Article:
Union square

Free tulips draw thousands to Union Square in SF

San Francisco’s Union Square was surrounded on Saturday by thousands of people queuing, not for the latest Apple product or fashion accessory, but to grab free tulips to celebrate spring.

Over 100,000 flowers were arranged in the center of the square for Flower Bulb Day, creating a blaze of red, pink and yellow, ready to be taken home. The bulbs were imported from the Netherlands and grown in Arcata (Humboldt county) before being shipped by eight trucks on Saturday.

Royal Anthos, a Dutch trade group that represents flower exporters, organized the event as a way to promote the industry.

President Henk Westerhof was impressed with the turnout and expected around 10,000 people to turn up on Saturday, each limited to a maximum of 15 tulips each. “People have had two dark years,” he said. “We want to go out and make them happy.”

Keeping the crowds flowing was a challenge, and dozens of Royal Anthos staff and volunteers were constantly directing flower-laden visitors to the exit.

The event was first held in 2018 in San Francisco. Westerhof originally planned for the East Coast, but the threat of frost and plunging temperatures made California more appealing, although the first two years were rainy. Early March was chosen because tulips are only in season for spring and to coincide with International Women’s Day.

“It’s a seasonal product,” Westerhof said. “In a month or two, the tulips are over.”

The event cost around $100,000 to organize, funded primarily by a European Union grant of €2 million over three years.

The choice of March would lead to unforeseen complications. In 2020, Westerhof recalls having a drink just before the event, when city officials called him and told him he had to be dropped due to the emerging threat of the coronavirus. But there were already 100,000 tulips delivered to the city, so a compromise was struck: Volunteers would hand out bouquets on the street, perhaps boosting morale in the early days of the pandemic, Westerhof said.

There were no events in 2021. While city officials last fall “almost begged” us to return, he recalled, pandemic restrictions initially made such a return uncertain. . The easing of almost all mask and vaccine mandates meant the event could take place on Saturday. There were yellow signs encouraging social distancing around the periphery of the flower displays, but as dozens of people crowded past each to get their pick, Westerhof said that wasn’t really possible.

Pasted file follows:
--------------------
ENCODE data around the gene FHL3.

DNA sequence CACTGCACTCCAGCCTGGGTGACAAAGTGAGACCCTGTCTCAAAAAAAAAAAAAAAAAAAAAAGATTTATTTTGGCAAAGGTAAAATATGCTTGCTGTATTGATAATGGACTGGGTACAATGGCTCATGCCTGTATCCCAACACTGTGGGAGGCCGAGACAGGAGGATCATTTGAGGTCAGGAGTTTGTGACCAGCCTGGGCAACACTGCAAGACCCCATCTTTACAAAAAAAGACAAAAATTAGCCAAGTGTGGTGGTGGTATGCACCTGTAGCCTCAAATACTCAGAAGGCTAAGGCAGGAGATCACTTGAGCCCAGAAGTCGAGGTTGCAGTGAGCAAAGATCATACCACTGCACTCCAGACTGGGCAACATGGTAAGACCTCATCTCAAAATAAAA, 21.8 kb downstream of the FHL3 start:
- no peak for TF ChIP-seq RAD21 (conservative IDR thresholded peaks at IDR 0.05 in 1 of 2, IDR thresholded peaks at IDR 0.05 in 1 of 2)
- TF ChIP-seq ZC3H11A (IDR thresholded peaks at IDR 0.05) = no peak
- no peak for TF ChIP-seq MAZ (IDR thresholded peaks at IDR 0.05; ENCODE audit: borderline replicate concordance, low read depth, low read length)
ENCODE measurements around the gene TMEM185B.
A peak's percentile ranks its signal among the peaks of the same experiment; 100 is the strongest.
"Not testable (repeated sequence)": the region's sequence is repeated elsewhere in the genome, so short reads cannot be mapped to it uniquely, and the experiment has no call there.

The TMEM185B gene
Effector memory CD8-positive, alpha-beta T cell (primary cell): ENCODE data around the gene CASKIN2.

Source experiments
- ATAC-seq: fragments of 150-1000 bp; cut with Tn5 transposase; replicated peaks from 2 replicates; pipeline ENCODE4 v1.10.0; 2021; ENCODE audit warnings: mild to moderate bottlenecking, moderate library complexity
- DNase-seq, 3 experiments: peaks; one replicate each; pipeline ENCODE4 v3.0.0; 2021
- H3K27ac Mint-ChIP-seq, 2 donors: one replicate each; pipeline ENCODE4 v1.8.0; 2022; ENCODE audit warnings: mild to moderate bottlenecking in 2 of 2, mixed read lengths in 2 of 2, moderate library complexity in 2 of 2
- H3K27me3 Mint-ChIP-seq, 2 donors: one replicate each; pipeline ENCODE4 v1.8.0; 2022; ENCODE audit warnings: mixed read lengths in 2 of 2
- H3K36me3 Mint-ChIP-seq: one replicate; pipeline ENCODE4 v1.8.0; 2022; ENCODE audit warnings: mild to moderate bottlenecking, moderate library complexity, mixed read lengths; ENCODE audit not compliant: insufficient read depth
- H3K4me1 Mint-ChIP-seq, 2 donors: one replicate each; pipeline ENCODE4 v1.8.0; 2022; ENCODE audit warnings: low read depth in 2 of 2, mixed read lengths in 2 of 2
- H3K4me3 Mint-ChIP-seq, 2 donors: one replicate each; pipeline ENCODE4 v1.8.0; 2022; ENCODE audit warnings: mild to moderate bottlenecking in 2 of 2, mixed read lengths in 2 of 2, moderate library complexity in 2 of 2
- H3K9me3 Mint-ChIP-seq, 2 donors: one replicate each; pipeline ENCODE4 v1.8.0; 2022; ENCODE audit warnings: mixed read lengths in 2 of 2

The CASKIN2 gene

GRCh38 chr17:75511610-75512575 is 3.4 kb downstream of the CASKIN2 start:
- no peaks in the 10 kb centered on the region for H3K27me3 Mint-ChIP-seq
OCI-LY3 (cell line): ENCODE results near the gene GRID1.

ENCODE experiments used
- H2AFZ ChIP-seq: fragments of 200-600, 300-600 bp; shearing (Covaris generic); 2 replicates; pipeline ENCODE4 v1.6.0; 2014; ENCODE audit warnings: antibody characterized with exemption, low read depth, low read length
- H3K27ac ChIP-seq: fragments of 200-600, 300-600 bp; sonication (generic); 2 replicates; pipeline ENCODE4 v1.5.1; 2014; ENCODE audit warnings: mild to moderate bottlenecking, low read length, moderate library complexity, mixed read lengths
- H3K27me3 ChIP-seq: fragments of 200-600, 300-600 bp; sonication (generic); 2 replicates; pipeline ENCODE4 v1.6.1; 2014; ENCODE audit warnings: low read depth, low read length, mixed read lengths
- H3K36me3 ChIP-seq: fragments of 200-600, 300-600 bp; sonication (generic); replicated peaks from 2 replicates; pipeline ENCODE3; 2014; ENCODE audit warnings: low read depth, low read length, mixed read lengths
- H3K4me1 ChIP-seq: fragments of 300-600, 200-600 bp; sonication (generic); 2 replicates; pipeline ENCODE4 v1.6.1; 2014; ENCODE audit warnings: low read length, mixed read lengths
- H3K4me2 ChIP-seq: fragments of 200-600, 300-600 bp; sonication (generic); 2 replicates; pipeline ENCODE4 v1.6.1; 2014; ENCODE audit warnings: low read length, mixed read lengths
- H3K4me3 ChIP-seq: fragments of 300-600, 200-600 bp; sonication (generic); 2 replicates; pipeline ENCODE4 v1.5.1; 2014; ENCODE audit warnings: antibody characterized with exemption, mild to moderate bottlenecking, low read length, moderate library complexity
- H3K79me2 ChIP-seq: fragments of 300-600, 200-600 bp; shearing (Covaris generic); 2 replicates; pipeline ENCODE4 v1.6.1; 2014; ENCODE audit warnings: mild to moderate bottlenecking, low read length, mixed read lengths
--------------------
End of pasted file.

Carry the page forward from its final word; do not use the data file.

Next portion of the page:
The Union Square neighborhood has suffered retail crime and empty hotels during the pandemic, but shoppers and visitors were out in force around the square and along Market Street on Saturday, many carrying multicolored tulips in shopping bags and backpacks. Crowds lined up to catch the Powell Street cable car and even two BART workers in orange vests hung red flowers before heading back to the subway station.

“The past few weeks, with the lifting of mask restrictions and the drastic reduction in COVID cases in San Francisco, have seen larger crowds in and around Union Square,” said Marisa Rodriguez, executive director of the Union Square Alliance, in a press release. “This is by far the biggest and brightest gathering in the square since before the pandemic.”

Lisa Zhang had to wait in line for nearly two hours for tulips but had no regrets as she now had a birthday present for her grandmother. “I had a great time,” she said. Zhang planned to have lunch in the area afterwards and expected many other tulip fans to shop as well. “I feel like it would help businesses around Union Square,” she said.

Anil Krishna Tangudu came from Sunnyvale with his family, including cousins ​​from Seattle, wanting to experience a tulip festival for the first time. It was the biggest crowd he had seen in San Francisco during the pandemic, but he didn’t think it was a health risk.

“Nothing really bothered me,” he said, adding that he would “definitely be back.”

Roland Li is a writer for the San Francisco Chronicle. Email: [email protected]: @rolandlisf